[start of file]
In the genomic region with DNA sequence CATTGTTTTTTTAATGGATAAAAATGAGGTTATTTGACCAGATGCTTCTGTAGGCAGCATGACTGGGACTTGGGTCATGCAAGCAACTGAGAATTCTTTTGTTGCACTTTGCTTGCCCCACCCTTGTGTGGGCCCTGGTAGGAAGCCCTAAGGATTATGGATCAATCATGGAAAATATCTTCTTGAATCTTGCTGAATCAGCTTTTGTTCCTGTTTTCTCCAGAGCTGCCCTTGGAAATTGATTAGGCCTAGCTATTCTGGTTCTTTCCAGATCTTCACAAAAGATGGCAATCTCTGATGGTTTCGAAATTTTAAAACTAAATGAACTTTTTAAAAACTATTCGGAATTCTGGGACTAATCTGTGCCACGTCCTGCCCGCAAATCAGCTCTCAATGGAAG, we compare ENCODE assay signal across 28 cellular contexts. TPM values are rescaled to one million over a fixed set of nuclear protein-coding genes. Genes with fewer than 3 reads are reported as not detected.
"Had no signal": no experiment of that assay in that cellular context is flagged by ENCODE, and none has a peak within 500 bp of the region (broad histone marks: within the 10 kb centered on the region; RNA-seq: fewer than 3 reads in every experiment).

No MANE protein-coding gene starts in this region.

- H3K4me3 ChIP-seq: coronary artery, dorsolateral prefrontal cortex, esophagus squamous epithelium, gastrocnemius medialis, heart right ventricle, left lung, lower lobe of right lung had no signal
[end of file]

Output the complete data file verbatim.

In the genomic region with DNA sequence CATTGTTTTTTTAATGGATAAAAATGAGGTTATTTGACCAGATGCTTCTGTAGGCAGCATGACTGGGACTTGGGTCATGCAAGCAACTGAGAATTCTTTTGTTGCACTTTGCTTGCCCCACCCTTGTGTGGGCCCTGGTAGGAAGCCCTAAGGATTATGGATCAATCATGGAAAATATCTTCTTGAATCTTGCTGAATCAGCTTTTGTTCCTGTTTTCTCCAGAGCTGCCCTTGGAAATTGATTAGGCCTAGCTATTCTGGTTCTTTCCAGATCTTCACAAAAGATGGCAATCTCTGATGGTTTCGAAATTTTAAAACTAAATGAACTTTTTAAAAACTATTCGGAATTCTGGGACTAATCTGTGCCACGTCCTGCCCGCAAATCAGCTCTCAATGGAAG, we compare ENCODE assay signal across 28 cellular contexts. TPM values are rescaled to one million over a fixed set of nuclear protein-coding genes. Genes with fewer than 3 reads are reported as not detected.
"Had no signal": no experiment of that assay in that cellular context is flagged by ENCODE, and none has a peak within 500 bp of the region (broad histone marks: within the 10 kb centered on the region; RNA-seq: fewer than 3 reads in every experiment).

No MANE protein-coding gene starts in this region.

- H3K4me3 ChIP-seq: coronary artery, dorsolateral prefrontal cortex, esophagus squamous epithelium, gastrocnemius medialis, heart right ventricle, left lung, lower lobe of right lung had no signal